Honestly, there is one particular sentence I always love to come across in the annual reports of listed companies. It goes like:
‘The directors have recommended a dividend of GH¢… for the year ended…’
As some of you may be already aware, a number of listed companies distribute portions of their earned profits to their shareholders on a regular basis. This payment, referred to as dividend, is one of the benefits of investing in stocks. Although dividend payments are often made in cash, they may also be distributed in the form of bonus shares (free additional shares to existing shareholders) or a combination of both. For instance, a company may issue bonus shares in the ratio of 1 share per 10 existing shares held by its shareholders.
Many listed companies pay dividends to their shareholders once annually. A few of them however pay dividends twice per annum, which are made up of interim and final dividends. TOTAL Petroleum, Tullow Oil and Mechanical Lloyd are examples of the few ones that usually pay dividends twice in a year. It should however be noted that even though some companies pay dividends twice in a year, the sum of their two dividend figures might not match the single dividends paid by other companies.
While some institutions prefer to issue cheques as payment medium of their dividends, others deposit them directly into shareholders’ bank accounts. CAL bank, UT bank and Tullow Oil are typical examples of companies that deposit dividends directly into their shareholders’ bank accounts.
It may also not be appropriate to compare the dividend figures of two different stocks, particularly if they are of different industrial sectors. A more appropriate way to determine which stocks pay more as dividend could be the use of dividend yields. Dividend yield is the dividend expressed as a percentage of the stock price. This normally ranges from 4% to 9% depending on the company’s dividend policy and other factors such as a sharp decline in stock prices.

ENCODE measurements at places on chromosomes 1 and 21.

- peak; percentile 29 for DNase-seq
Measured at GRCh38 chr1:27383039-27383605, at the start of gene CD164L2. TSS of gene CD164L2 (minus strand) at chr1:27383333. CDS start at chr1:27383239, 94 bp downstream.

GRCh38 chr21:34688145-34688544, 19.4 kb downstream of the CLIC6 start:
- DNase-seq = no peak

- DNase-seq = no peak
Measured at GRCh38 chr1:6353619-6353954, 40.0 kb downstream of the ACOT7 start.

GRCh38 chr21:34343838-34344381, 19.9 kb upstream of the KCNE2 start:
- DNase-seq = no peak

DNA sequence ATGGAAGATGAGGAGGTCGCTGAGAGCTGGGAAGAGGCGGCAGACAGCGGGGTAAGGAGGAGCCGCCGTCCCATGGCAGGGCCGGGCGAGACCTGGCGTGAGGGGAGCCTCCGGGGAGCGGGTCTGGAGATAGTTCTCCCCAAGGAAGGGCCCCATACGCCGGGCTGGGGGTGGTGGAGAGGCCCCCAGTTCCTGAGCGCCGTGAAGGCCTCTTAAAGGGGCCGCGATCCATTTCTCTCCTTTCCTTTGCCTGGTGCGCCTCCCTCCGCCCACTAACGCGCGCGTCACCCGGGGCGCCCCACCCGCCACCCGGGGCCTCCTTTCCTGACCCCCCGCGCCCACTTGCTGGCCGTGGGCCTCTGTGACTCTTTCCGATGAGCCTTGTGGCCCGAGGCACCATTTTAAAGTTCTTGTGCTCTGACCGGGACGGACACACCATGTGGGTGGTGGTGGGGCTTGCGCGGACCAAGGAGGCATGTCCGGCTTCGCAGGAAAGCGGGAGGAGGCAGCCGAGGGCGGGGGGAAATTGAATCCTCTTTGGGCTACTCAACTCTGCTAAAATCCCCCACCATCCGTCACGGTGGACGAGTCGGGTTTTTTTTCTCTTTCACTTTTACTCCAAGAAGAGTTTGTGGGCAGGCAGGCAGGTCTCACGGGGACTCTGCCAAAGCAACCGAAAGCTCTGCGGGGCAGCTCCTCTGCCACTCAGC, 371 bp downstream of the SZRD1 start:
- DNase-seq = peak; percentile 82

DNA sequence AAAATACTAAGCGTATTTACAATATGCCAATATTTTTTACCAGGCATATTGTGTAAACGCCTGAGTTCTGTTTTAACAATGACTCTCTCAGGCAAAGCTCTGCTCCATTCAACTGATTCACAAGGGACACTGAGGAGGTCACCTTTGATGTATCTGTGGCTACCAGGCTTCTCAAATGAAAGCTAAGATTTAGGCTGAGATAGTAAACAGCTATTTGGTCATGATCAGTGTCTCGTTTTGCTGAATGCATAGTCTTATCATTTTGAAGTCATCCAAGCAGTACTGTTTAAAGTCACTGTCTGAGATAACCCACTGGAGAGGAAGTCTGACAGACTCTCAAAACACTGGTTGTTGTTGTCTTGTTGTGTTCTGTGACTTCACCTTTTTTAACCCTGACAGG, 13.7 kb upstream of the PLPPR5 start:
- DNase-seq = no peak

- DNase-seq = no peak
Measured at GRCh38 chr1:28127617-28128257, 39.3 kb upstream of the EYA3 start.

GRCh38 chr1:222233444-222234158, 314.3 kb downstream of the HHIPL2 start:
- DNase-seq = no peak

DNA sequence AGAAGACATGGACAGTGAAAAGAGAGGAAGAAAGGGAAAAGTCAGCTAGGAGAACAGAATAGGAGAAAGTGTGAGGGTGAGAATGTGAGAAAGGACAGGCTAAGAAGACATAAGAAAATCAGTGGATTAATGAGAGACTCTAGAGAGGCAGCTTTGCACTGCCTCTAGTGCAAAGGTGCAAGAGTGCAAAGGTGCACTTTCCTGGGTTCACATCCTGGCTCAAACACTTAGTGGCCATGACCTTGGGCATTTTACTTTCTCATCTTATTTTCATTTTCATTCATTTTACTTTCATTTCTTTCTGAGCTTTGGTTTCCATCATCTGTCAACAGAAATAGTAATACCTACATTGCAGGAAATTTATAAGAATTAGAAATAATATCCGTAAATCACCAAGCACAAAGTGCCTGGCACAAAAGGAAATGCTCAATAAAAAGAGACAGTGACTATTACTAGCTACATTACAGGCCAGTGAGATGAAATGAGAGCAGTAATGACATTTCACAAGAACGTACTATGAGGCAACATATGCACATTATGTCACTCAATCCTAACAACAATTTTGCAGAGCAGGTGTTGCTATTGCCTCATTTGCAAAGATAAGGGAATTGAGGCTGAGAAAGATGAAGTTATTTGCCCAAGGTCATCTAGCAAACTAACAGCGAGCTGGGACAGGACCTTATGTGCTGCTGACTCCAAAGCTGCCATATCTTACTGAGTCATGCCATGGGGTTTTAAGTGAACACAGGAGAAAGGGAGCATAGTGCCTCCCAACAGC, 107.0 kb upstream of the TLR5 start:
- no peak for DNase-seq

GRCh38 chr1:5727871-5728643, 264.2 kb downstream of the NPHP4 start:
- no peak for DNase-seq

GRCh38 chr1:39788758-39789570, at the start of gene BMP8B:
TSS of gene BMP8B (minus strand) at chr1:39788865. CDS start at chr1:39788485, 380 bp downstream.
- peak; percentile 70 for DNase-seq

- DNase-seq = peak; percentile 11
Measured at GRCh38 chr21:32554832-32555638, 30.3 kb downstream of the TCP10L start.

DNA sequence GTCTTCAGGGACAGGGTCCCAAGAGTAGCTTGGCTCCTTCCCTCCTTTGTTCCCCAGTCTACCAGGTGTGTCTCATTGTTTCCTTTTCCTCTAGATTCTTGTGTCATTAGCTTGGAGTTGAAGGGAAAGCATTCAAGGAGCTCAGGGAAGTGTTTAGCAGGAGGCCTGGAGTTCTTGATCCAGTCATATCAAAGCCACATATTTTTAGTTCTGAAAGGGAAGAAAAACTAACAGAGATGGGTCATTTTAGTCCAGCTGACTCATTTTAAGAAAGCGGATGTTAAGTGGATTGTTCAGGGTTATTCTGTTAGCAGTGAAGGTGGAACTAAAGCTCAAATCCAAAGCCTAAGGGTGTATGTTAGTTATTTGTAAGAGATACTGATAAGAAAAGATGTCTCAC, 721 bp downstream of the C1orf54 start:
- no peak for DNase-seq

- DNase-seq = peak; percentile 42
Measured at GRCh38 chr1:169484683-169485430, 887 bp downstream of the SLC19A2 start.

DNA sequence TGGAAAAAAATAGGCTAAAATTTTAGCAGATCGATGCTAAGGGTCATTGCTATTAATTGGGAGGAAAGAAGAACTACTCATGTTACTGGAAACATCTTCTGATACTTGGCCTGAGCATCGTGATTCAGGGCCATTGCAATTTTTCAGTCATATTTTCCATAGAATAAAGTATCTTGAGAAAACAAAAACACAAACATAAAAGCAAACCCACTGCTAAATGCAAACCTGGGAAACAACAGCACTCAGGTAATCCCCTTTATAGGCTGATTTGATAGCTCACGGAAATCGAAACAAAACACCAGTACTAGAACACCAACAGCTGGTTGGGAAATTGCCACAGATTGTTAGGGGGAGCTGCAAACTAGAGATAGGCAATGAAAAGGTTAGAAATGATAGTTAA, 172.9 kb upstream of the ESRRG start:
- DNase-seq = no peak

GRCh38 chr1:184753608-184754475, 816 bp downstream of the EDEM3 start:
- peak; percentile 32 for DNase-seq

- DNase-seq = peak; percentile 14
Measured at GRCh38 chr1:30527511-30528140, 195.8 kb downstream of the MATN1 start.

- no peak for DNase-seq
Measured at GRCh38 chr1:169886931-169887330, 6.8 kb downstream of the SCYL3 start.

Simply, Dividend yield = Dividend per share/price per share.
Although dividend payments remain one of the factors looked for by some investors during stocks purchase, they should not necessarily be the yardstick to determine whether a stock is good or bad. This is because even though a company may make massive profits, it may choose to invest most of the profits in expansion projects instead of giving them to its shareholders as dividends. Nonetheless, dividends can still serve a useful purpose for investors who seek regular income.
Infact, dividend payments as well as an increase in dividend payment rates cannot be guaranteed. For example, Enterprise Group Limited, which is known for consistently paying dividends to its shareholders, skipped issuing dividend for its 2011 financial year. Likewise, GGBL (Guinness Ghana Breweries Limited) paid no dividend to its shareholders from 2010 to 2012. Moreover, Camelot Ghana Limited paid a constant dividend of GH¢ 0.005 for four consecutive financial years (2008 to 2011) without increasing the rate.
On the other hand, Goil (Ghana Oil Company Limited), which listed on the GSE in November 2007, has consistently paid dividends to its shareholders in an increasing rate to date.
Without bombarding you with further dividend theory, let me tabulate below, the dividend payments of 10 selected stocks for the past decade.
1. Dividend payments of CAL Bank Limited (CAL)
2. Dividend payments of Guinness Ghana Breweries Limited (GGBL)
3. Dividend payments of Ghana Commercial Bank (GCB)
4. Dividend payments of Ecobank Ghana Limited (EGH)
5. Dividend payments of Societe Generale Ghana Limited (SOGEGH)
|Dividend, GH¢||0.045||0.045||0.03||Issued bonus shares||0.04||0.035||0.04||0.04||0.06||Issued bonus shares||0.076|
6. Dividend payments of Enterprise Group Limited (EGL)
7. Dividend payments of Fan Milk Limited (FML)
8. Dividend payments of HFC Bank (Ghana) Limited (HFC)
9. Dividend payments of Ghana Oil Company Limited (GOIL)
10. Dividend payments of Camelot Ghana Limited (CMLT)